She added that on 29 March 2022, the town’s finance department submitted to the council expressing their concerns on the unnecessary and uneconomically travelling, which resulted in the council recording the highest payment on S&T allowance expenses ever.
“The mayor took a two weeks trip to Windhoek for consultative meetings to offices such as NQA and NSFAF. How relevant such meetings are to the council, only honourable Ndeutepo knows. Omuthiya Town has no institutions of higher learning as of yet.”
She also claims that service delivery to the mayor is not a priority, stating that the the leadership style of Ndeutepo is not inclusive and that his (Ndeutepo)’s discriminatory leadership is causing division among staff members.
MAYOR TAKES COUNCIL MATTERS TO BARS
Furthermore, Shiindi said Ndeutepo disregards the code, and some staff members are now his drinking mates, which according to her, resulted in some council decisions being made and discussed in bars.
“On the contrary, the mayor absorbed the council’s powers upon himself. He has made himself the CEO and the council. On numerous occasions, he has acted on behalf of the council when the council has not mandated him; where the powers lie surely with the council, he has taken them upon himself, and he has relentlessly violated section 14 (5) of the local authority act,” said Shiindi.
Moreover, she said the mayor broke his oath of office, and when it comes to issues of the law, stating that he does not care about the law.
“He cares about what he wants to do and how he wants to do it.”
She reiterated that the motion should not be about political parties and who tabled the motion.
“Let us use our conscience as we engage in this important debate. I hope we will put our political differences aside and do what is right for the people who elected us, as well as what is in the council’s best interest.”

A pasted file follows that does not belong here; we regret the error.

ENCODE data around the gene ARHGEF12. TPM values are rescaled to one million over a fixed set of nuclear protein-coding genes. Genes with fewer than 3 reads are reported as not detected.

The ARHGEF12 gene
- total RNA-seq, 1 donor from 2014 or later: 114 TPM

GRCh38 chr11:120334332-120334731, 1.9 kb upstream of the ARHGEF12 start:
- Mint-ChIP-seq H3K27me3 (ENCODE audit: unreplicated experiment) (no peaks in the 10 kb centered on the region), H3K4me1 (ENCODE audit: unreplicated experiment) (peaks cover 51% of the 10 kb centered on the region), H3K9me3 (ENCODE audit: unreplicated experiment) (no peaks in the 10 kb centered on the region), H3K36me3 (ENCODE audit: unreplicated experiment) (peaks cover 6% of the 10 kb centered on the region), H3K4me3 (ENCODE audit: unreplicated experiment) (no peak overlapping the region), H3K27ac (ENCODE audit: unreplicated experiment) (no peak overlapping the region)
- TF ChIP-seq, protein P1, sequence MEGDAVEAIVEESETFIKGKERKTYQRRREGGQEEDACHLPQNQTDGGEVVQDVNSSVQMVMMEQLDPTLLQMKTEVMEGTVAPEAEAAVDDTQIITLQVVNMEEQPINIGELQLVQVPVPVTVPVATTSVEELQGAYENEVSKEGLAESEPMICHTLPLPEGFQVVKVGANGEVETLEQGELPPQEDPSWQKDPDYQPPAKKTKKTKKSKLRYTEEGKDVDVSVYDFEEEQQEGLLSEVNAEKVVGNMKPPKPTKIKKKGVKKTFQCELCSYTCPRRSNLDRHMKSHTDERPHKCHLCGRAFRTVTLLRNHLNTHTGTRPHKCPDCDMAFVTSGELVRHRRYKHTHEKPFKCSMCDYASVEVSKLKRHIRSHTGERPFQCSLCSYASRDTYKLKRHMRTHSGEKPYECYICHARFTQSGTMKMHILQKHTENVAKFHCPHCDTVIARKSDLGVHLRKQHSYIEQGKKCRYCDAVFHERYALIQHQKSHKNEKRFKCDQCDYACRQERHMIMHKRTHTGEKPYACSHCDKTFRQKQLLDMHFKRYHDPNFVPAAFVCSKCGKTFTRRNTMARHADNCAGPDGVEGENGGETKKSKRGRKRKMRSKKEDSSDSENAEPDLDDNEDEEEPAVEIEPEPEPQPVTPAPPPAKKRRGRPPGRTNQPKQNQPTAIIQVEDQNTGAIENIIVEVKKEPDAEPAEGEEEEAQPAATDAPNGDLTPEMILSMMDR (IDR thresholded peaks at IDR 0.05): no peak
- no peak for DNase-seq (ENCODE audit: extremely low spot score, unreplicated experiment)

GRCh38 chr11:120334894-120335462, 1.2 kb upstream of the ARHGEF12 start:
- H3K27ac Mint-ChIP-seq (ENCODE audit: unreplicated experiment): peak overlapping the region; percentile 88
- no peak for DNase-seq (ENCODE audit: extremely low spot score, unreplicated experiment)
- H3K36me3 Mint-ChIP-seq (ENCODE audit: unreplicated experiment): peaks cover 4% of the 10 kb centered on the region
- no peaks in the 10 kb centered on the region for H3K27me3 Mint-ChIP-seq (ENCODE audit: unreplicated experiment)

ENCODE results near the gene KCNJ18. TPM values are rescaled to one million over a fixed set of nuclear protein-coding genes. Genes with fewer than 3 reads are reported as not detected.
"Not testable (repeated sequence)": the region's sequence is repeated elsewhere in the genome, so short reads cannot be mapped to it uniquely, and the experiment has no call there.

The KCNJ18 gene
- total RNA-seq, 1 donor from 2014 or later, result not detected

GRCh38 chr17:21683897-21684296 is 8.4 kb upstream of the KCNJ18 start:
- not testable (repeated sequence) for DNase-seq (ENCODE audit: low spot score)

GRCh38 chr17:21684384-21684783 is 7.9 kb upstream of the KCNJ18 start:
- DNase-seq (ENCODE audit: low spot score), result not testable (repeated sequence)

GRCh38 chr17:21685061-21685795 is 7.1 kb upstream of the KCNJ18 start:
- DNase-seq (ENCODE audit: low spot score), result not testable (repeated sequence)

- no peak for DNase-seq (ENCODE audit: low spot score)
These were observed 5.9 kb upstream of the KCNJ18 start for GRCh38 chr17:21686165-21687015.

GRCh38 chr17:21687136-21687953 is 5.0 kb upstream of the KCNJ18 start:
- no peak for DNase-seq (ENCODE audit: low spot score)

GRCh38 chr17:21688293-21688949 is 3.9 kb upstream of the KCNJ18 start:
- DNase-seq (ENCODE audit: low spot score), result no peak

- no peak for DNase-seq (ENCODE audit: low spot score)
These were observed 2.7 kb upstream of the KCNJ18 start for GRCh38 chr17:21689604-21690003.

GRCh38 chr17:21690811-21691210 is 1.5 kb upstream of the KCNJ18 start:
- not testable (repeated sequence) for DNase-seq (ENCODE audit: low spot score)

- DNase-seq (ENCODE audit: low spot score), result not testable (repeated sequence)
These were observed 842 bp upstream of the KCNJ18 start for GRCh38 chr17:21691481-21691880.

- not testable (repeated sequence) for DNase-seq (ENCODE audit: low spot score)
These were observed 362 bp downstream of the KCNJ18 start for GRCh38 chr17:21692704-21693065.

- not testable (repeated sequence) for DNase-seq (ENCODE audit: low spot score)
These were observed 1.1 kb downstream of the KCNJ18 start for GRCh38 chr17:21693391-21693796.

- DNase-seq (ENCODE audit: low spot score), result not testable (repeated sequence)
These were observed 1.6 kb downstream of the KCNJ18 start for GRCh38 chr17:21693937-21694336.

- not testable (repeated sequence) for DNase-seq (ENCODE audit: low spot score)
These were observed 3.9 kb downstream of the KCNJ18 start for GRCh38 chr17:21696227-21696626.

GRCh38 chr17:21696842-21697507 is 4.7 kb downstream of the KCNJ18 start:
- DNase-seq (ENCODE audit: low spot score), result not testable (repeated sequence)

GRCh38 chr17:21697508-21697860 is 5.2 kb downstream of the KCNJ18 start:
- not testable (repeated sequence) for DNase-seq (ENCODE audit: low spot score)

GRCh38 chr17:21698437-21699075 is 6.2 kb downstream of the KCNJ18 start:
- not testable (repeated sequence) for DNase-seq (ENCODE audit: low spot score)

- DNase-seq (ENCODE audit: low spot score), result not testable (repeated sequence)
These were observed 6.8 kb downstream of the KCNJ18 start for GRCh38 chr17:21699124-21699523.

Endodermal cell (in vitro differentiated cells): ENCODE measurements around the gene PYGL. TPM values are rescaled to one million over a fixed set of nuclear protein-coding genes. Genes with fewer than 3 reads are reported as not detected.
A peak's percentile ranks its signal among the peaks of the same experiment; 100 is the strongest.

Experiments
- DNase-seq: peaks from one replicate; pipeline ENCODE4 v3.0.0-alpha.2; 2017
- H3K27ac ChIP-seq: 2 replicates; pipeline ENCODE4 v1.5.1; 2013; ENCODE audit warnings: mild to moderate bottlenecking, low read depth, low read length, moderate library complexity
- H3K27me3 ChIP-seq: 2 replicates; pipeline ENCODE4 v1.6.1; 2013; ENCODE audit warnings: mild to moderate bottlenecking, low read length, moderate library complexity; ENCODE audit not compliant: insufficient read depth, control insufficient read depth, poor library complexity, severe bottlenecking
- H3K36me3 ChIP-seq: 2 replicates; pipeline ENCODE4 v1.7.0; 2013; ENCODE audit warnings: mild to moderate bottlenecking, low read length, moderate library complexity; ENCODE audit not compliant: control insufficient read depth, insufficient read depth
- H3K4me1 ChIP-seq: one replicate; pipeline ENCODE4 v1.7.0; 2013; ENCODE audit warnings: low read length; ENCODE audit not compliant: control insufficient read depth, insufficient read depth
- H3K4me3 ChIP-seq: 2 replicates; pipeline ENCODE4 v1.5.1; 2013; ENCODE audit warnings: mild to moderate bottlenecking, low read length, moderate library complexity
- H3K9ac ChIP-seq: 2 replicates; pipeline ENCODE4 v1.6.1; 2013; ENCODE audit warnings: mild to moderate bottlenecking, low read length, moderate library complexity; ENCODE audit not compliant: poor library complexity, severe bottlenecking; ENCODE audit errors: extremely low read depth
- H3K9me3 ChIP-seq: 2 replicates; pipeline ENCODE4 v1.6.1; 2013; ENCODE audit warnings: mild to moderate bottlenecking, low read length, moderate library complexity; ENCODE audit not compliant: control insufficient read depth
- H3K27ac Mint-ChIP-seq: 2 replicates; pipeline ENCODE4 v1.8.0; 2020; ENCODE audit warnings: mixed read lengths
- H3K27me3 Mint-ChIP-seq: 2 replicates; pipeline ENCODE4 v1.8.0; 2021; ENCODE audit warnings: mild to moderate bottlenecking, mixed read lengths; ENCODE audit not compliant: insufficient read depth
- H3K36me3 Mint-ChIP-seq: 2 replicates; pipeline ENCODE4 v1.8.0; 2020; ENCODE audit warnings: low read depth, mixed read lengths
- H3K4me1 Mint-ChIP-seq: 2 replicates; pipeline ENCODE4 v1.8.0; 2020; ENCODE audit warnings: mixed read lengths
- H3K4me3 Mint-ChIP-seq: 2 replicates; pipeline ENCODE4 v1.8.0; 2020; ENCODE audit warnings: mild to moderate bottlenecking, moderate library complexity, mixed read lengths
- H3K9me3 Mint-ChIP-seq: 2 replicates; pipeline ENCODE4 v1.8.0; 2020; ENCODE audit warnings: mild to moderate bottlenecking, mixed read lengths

In March, Shindi also moved a vote of no confidence in the council’s management committee, stating that it is not complying with the local authorities’ act.
This motion was then dismissed, and Shiindi claimed Ndeutepo unprocedural dismissed it.
“I should remind this house that the first motion of no confidence that I submitted, a motion dismissed unprocedural by honourable Ndeutepo, was not just a mere motion but a move that made a positive impact,” Shiindi said.
She added that her motion against the committee was a great lesson to the members.
“They now understand their duties, functions and responsibilities a little bit, and I mean you have seen them attempting to report to council as expected of them (read rule 21 (1) of the standing rules), something that was an alien to them.”
Previously, she also said the management committee failed to execute pressing issues in the town urgently. Land disputes were the main bone of contention, as the council had resolved in April 2021.
She further said all MC members are at a novice level of English proficiency. At that time, she had also aired that the members sign Memorandums of Understanding (MoU) without a sound understanding of what they are signing.